• By Douglas Preston, Lincoln Child
    • Narrated By Rene Auberjonois
    • Whispersync for Voice-ready
    Overall
    (1735)
    Performance
    (1511)
    Story
    (1515)

    After his wife, Helen, is brazenly abducted before his eyes, Special Agent Pendergast furiously pursues the kidnappers, chasing them across the country and into Mexico. But then, things go terribly, tragically wrong; the kidnappers escape; and a shattered Pendergast retreats to his New York apartment and shuts out the world. But when a string of bizarre murders erupts across several Manhattan hotels, NYPD Lieutenant D'Agosta asks his friend Pendergast for help.

    G. House Sr. says: "Whiplash from the emotional rollercaster"
    "Pendergast Lost"
    Overall
    Performance
    Story

    The Special Agent Pendergast series is character driven; he is a shadow of his former self in this book, and the character we've grown to love is largely absent until the last five minutes of the book. His motivation for this absence involves the back-story of his wife Helen. It's very hard to believe that Pendergast, as he's been constructed over the series, would be so blind to evidence generated by his own wife. His usual hyper-awareness seems totally absent for her; she is truly a blind spot, and yet it wasn't so in past books. This back-story provides the plot of the book, and Pendergast's motivation, and because we expect a lot more of him, it's disappointing.

    This isn't one story line either. These other threads revolve around Constance, Corey and to a lesser extent, D'Agosta. They add nothing to Pendergast's mainline, and I wonder at their inclusion. Yes, it was interesting to fill in Constance's story, but unnecessary.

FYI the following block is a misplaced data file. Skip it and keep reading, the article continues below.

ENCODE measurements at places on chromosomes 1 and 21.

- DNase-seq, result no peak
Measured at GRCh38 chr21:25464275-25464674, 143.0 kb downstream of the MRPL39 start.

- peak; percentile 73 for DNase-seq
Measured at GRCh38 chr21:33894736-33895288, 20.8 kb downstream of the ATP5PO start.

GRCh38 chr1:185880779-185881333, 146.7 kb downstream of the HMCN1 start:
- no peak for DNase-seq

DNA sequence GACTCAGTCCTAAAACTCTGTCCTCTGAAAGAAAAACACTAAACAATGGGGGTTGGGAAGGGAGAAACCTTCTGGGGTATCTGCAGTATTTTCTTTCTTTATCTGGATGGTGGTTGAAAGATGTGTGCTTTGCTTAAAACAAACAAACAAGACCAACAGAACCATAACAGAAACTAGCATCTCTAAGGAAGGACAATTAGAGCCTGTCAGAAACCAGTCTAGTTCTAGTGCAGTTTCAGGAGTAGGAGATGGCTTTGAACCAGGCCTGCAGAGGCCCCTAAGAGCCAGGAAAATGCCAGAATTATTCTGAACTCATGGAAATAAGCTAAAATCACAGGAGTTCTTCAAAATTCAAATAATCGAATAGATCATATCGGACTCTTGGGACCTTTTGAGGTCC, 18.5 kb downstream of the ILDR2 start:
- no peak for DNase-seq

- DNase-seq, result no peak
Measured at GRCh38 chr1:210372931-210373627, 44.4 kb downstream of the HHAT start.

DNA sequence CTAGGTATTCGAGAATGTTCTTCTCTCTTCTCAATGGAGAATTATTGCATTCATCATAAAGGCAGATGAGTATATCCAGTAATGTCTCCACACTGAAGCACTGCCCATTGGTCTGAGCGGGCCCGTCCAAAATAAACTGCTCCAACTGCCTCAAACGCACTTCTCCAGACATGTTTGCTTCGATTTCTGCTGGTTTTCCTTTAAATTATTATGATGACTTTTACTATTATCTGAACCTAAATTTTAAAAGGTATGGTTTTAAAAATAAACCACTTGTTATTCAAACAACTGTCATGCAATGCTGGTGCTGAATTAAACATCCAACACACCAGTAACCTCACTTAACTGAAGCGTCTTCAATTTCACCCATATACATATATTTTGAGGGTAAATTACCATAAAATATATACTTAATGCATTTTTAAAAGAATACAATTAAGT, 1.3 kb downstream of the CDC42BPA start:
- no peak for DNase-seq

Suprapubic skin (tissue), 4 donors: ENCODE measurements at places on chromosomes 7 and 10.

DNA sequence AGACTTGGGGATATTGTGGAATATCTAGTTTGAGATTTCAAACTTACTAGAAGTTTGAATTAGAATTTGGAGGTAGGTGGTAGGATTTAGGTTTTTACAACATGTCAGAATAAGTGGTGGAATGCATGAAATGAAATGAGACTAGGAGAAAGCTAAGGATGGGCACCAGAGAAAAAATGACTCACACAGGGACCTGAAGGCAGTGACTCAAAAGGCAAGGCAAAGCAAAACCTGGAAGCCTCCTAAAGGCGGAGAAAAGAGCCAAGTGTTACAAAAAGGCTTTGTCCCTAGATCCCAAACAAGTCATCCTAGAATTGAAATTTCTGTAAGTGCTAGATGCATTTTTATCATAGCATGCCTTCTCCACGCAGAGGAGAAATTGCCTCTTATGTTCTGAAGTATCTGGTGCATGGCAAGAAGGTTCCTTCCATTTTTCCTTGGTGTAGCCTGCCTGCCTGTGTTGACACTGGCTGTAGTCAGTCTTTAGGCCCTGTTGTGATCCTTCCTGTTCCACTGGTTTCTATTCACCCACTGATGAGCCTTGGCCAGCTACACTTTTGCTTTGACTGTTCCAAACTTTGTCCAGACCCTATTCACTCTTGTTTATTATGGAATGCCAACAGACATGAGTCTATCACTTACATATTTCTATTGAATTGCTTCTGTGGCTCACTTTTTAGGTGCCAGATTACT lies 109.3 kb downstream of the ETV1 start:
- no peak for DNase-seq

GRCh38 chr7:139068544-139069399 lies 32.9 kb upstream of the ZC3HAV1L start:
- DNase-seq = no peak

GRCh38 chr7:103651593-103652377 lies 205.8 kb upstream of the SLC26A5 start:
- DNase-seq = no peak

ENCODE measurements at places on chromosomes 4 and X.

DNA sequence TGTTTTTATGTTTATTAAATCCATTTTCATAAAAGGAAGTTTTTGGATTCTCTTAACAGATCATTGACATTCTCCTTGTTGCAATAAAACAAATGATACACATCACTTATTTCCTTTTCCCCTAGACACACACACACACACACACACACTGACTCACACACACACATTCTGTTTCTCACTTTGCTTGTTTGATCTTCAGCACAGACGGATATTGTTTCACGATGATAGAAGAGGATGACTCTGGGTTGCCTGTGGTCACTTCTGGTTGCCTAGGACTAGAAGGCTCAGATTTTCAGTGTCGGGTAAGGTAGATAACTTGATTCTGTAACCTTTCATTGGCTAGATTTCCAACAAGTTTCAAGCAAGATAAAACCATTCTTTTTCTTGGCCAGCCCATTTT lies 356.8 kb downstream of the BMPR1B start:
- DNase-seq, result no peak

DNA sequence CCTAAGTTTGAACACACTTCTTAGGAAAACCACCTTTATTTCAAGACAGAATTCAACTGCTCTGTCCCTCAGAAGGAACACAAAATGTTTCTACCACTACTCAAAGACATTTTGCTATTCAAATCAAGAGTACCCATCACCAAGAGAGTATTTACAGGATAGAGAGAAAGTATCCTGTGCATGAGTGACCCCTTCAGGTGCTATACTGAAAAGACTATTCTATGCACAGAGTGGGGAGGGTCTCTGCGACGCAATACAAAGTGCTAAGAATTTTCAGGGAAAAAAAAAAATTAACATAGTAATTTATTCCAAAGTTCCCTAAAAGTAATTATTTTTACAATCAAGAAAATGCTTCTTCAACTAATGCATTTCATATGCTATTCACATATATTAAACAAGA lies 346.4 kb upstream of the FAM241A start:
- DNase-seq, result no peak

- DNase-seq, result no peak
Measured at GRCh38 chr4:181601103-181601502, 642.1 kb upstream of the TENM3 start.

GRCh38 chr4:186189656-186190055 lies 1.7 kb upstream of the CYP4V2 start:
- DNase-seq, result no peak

The main story is lackluster not only because Pendergast is out of character, but because the plot relies on grisly details in parts to move it along. There's a lot of stereotyping so that most of the characters are also one-dimensional.

    Renee Auberjonois does an excellent job of narration. Without him, I'd have downgraded my overall rating to just two stars.

    I hope that Preston/Child aren't making the same mistake made by Cornwell in the Scarpetta series. Eviscerating a popular character that has sold millions of books carries the risk that loyal readers will use their dollars in search of more deserving works. I've stopped reading Cornwell; I hope that won't be the case with the Pendergast series.

    8 of 12 people found this review helpful
  • The Tombs: A Fargo Adventure, Book 4

    • UNABRIDGED (11 hrs and 21 mins)
    • By Clive Cussler, Thomas Perry
    • Narrated By Scott Brick
    • Whispersync for Voice-ready
    Overall
    (733)
    Performance
    (627)
    Story
    (637)

    Husband-and-wife team Sam and Remi Fargo are intrigued when an archaeologist friend requests their help excavating a top secret historical site. What they find will set them on a hunt for a prize greater than they could ever imagine. The clues point to the hidden tomb of Attila the Hun, the High King who was reportedly buried with a vast fortune of gold and jewels and plunder....a bounty that has never been found. As they follow the trail, the Fargos will find themselves pitted against a thieving group of treasure hunters.

    Compute says: "Great Entertaining Read"
    "Predictable But Enjoyable"
    Overall
    Performance
    Story
    What did you love best about The Tombs?

    Classic Cussler action tale. Doesn't require a lot from the listener, and is fairly predictable. It's perfect to fill in between heavier fare. Relaxing and enjoyable.


    Who was your favorite character and why?

    Zoltan; he was a welcome addition to the usual cast of characters. A well trained, loyal dog is a delight in books as well as life.


    What did you like about the performance? What did you dislike?

    Scott Brick's popularity mystifies me. He can't do accents at all, doesn't voice characters particularly well so the listener can differentiate among them, and he still doesn't moderate his voice well for different situations. He's obviously trying to correct these deficiencies (which I and other reviewers have noted in the past) and has succeeded in not making each line sound like a question. He's just OK for a Cussler potboiler, but definitely not for better writing.